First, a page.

2021 was already set to be a big year for Lotus, what with the Elise anniversary and the Evija's imminent arrival. Now it's set to be even more significant, with CEO Phil Popham confirming that a new sports car will be shown in the summer, ahead of production in 2022.
Mentioned in an interview with Automotive News, this new Lotus isn't the product of the Alpine collaboration; but rather a new combustion-engined model that sounds like it will effectively replace the entire ageing line up, from Elise to Evora. Popham confirmed in the interview that the new car would be offered "in versions ranging from £55,000 to £105,000", which covers pretty much everything from Alpine A110 to Porsche 911, and is therefore quite a brief to fulfil.
Details aren't any more specific than that for the moment, although usability - so often the Lotus pitfall - was said to be a focus of development. It'll also assist with sales in the US, Lotus's second-biggest market ahead of Germany (the UK is third).
As Popham says in the interview: "To be successful in the sports car market you have to be successful in the US." Hard to argue with that. As such the reworked platform is said to make getting in and out easier, as well as featuring entirely new electrical architecture for increased connectivity. Perhaps not a sentence you would expect to read in relation to a Lotus, but the facts speak for themselves: Lotus sales were up 4.4 per cent in 2020, to 1,378 units. Porsche sold 1,063 718 Caymans and Boxster last July alone. In Europe.
The need for a car to sell in greater numbers is obvious, as Lotus knows only too well. And the foundations are in place already: today the firm announced that the first chassis has been completed at the new facility on Hurricane Way in Norwich. This is the plant with the capacity to build "several thousand chassis per year", says Lotus; with only 1,500 said to be reserved for the Elise, Evora and Exige for 2021, that implies the new car will be in production there pretty soon. Indeed, Lotus's release states the factory has had tooling upgraded "in readiness for a new range of Lotus sports cars to be launched in the coming years." Which is exciting.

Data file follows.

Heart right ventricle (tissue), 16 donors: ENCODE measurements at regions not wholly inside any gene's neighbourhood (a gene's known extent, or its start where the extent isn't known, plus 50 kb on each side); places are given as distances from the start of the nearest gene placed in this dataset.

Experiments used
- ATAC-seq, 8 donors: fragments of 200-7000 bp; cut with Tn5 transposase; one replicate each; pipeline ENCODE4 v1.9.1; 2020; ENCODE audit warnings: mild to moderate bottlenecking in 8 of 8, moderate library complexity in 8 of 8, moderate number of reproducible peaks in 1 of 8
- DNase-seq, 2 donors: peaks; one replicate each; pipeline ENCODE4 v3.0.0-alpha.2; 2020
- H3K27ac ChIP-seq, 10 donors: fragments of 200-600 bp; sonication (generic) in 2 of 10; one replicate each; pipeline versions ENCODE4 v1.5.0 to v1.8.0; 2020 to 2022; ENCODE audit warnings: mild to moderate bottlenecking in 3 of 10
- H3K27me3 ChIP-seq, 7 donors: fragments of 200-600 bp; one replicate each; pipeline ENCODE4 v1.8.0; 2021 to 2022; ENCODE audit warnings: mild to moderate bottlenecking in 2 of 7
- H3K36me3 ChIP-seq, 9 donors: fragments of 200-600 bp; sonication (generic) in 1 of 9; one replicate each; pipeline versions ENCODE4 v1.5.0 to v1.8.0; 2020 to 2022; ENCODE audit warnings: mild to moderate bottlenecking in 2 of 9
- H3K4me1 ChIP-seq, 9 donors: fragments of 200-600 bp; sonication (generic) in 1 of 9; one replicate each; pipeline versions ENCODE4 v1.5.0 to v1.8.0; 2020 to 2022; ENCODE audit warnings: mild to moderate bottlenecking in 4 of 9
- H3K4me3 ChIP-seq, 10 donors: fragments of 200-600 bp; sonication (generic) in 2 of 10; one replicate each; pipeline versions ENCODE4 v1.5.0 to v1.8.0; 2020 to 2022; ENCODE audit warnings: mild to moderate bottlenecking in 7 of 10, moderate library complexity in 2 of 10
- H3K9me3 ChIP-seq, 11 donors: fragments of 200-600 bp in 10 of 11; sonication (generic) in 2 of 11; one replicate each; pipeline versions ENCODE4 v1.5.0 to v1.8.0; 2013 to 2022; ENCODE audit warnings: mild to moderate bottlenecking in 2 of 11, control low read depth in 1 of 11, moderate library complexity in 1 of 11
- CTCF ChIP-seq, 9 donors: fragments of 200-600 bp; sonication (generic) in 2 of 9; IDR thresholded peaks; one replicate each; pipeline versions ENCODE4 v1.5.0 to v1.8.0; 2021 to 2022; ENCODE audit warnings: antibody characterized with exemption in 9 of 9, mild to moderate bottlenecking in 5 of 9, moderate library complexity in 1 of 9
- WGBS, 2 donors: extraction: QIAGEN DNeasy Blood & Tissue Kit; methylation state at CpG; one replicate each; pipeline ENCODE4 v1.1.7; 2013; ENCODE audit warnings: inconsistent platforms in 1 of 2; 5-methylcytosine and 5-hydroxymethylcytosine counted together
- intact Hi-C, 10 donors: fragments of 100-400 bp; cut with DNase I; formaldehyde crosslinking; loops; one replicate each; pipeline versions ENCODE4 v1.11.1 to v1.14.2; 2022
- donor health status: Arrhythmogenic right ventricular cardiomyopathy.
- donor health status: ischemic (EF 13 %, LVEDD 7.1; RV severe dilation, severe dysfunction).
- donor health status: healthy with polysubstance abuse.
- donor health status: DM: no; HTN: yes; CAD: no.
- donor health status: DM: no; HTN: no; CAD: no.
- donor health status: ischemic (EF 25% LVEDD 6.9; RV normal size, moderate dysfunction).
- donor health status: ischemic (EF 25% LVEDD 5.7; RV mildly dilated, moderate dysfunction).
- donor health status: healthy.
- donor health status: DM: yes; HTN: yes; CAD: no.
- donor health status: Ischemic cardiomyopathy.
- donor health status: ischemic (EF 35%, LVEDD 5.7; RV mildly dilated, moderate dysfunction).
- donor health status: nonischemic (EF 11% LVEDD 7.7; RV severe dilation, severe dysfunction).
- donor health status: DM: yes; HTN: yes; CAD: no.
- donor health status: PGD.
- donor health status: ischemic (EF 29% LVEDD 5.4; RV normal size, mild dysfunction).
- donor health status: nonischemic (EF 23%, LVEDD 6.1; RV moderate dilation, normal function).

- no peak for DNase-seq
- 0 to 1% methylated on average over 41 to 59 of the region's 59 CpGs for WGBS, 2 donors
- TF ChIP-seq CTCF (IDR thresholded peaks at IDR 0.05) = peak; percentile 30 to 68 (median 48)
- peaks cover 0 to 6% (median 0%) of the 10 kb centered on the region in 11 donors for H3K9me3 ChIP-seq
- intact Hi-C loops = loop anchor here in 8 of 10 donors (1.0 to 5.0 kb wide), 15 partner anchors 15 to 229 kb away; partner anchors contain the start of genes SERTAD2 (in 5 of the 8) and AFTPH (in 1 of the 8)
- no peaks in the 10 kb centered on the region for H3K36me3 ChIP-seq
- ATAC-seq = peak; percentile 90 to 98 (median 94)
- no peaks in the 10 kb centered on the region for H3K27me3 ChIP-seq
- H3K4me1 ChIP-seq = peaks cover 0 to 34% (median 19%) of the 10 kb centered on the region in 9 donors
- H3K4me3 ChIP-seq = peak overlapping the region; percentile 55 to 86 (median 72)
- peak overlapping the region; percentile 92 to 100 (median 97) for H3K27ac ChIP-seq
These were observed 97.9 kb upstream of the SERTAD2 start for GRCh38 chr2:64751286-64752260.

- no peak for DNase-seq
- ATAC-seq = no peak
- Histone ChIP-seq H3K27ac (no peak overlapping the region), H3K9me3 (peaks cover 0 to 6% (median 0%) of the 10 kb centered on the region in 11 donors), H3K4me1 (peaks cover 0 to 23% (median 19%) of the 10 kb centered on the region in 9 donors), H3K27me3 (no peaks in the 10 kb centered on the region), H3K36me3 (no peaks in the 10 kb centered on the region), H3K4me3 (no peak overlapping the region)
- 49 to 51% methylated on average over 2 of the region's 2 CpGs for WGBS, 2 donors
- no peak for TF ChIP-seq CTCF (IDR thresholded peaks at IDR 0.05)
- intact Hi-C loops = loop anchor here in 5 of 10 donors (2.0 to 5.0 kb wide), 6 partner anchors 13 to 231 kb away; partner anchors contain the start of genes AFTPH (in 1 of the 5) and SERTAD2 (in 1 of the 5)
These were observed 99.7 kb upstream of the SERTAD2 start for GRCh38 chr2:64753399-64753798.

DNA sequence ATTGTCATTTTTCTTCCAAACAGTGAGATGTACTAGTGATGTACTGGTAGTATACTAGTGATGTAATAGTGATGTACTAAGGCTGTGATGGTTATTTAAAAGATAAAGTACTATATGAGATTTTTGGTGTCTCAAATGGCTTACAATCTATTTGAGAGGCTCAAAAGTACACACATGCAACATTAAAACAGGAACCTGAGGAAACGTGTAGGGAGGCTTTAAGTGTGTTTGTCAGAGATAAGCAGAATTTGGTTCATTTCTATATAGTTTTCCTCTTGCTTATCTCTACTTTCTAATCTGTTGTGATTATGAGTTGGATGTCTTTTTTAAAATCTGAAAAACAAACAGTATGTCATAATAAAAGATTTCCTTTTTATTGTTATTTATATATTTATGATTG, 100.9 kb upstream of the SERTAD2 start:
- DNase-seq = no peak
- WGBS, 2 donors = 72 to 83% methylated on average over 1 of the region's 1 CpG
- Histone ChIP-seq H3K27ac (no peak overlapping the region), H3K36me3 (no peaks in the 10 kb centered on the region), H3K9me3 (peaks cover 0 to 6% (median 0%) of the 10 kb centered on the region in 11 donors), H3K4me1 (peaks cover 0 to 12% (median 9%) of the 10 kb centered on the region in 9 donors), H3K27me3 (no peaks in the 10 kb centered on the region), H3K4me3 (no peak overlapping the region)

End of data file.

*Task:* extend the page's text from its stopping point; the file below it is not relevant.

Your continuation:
After all, it's not every day (or every year, even) that a new Lotus is confirmed by the CEO. Especially not when Lotus actually appears in the position to pull it off, backed as it is now by Geely and endowed with a swanky new manufacturing plant. With this news as well as the Alpine announcement last week, Lotus is already off to a flying start in 2021 - what comes next?
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